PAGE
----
I don’t remember what I was reading thatNovember. I do know I reread Christa Wolf’s Der geteilte Himmel a few weeks later, when I was in Germany. I had studied it only a couple of years before as part of my German A level, and while I liked it as a melancholic love story, I didn’t feel the proper weight of it until the BerlinWall fell.
I was only sixteen when I first read it, so perhaps youth explains this. But I also think it’s because I had grown up with a divided Germany. I knew (in a fairly vague sixteen-year-old way) that this was problematic, but I didn’t know any different – and change was not mentioned then; who saw it coming? I was in Berlin when I re-read the book, early in 1990, staying with a university friend of my mother’s. She had grown up in the GDR, but had left before the wall was built – she went to the West on a visit and never returned, leaving her mother and all that was known to her … Listening to her recall all this made me pick up ChristaWolf again.
The wall had fallen, but Germany was not yet reunified, and the physical wall was largely still in place – dismantling was a slow process, and the wall in people’s heads took even longer, of course. That spring, my cousin took me to sections of the wall that had been broken, and we peered through into East Berlin. I still remember that odd feeling: different cars, different clothes, different signs – different people?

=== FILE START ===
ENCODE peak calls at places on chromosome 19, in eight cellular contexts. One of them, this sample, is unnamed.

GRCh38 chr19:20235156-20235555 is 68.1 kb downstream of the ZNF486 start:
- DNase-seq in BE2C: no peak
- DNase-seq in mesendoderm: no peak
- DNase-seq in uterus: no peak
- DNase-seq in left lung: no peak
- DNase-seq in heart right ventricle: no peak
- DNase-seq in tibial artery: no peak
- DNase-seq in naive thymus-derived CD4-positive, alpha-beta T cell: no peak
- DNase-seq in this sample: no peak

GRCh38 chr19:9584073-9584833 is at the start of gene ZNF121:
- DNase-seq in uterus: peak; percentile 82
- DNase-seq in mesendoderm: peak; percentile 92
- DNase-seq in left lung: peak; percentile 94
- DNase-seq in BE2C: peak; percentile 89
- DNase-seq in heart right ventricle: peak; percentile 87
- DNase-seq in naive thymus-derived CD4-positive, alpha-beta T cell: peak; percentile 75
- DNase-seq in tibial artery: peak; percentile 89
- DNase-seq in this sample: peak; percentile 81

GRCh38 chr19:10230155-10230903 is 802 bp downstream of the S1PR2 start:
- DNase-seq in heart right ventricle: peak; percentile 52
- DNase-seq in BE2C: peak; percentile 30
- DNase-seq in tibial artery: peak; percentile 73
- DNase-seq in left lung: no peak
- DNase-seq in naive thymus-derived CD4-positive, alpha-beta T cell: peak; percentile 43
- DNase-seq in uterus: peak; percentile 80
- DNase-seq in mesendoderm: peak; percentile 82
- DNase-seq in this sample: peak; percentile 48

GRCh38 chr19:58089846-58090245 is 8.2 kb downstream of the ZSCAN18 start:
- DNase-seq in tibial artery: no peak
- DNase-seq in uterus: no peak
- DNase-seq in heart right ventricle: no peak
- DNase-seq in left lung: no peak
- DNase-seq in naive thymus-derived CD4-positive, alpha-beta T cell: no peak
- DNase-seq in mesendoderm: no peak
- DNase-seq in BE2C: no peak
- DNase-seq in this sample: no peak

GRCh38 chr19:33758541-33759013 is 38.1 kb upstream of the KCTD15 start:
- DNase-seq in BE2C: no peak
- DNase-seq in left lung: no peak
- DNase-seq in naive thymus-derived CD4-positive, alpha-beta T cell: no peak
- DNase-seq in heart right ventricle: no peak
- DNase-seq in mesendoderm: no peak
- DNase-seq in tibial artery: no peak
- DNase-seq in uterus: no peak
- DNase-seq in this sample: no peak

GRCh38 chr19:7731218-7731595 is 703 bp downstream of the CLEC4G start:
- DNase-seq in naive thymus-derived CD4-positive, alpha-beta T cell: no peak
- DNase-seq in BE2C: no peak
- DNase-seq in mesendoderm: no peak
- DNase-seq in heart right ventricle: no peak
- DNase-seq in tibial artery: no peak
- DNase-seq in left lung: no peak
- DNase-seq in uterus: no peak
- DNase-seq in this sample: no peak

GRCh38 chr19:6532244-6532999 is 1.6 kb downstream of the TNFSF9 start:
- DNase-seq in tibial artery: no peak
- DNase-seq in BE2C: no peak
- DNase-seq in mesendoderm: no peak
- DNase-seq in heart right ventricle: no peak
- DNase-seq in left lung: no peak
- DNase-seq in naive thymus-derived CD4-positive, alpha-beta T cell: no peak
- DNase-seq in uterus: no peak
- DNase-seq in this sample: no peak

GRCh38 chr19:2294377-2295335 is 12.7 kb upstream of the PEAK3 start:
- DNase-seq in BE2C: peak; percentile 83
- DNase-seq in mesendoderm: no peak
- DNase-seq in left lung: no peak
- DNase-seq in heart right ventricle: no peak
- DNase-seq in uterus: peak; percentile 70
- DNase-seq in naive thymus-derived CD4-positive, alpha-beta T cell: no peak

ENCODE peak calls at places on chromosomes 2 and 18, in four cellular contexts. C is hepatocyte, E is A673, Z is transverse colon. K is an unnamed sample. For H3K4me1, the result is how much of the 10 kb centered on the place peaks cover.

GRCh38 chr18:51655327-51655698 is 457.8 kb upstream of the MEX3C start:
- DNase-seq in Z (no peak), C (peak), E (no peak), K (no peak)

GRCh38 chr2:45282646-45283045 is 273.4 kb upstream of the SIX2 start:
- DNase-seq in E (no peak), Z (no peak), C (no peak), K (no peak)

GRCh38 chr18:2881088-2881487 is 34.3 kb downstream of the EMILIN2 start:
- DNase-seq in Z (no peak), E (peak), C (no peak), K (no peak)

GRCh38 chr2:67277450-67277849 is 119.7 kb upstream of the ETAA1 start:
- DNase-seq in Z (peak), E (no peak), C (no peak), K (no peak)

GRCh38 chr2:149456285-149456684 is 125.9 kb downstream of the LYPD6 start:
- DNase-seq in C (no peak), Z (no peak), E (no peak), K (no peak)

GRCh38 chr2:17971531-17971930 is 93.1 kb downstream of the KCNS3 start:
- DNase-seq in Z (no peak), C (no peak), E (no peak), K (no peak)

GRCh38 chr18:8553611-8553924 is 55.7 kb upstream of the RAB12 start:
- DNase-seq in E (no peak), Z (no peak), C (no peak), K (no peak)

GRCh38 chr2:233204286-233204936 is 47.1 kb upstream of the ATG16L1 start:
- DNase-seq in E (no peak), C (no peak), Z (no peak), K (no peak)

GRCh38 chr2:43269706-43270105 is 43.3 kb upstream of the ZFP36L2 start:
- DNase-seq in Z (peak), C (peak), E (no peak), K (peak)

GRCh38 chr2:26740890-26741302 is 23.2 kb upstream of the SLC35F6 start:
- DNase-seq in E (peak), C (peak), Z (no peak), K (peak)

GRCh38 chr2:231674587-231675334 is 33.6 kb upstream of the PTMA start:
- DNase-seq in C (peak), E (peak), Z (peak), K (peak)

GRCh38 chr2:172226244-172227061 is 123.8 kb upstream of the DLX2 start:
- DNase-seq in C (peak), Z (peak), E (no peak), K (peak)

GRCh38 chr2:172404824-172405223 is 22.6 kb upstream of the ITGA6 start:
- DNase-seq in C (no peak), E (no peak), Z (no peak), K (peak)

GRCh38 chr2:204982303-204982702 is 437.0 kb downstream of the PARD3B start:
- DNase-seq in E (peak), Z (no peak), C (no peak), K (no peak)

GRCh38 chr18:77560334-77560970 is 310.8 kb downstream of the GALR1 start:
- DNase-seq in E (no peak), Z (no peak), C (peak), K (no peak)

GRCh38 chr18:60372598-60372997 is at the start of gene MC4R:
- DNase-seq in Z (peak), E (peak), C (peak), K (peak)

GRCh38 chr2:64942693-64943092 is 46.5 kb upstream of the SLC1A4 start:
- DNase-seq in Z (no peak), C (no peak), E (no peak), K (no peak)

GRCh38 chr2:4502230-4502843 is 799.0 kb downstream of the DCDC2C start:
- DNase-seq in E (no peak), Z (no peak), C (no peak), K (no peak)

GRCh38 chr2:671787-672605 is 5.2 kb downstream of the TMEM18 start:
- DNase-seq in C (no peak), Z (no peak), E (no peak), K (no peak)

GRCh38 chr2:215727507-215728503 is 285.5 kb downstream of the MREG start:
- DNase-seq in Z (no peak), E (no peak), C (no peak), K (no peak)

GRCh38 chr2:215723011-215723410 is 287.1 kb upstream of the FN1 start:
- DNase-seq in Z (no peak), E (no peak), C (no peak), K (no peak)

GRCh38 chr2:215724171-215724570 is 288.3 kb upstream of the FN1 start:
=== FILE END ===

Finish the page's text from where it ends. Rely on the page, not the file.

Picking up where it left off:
Sometimes a book changes our view of world events, sometimes world events change our view of a book. On first reading Der geteilte Himmel, I had understood Rita’s dilemma on a personal level, but not as being symbolic of so much more; I had to be two years older, and perhaps the world had to shift before me too. Der geteilte Himmel remains a favourite.
By Rachel Seiffert
Read The German Riveter in its entirety here.
Find the books from The German Riveter on the Goethe-Institut page.
Rachel Seiffert was born in Oxford to German and Australian parents, and was brought up bilingually. Her first book, The Dark Room, was shortlisted for the Man Booker Prize, and she has been longlisted three times for the Women’s Prize for Fiction.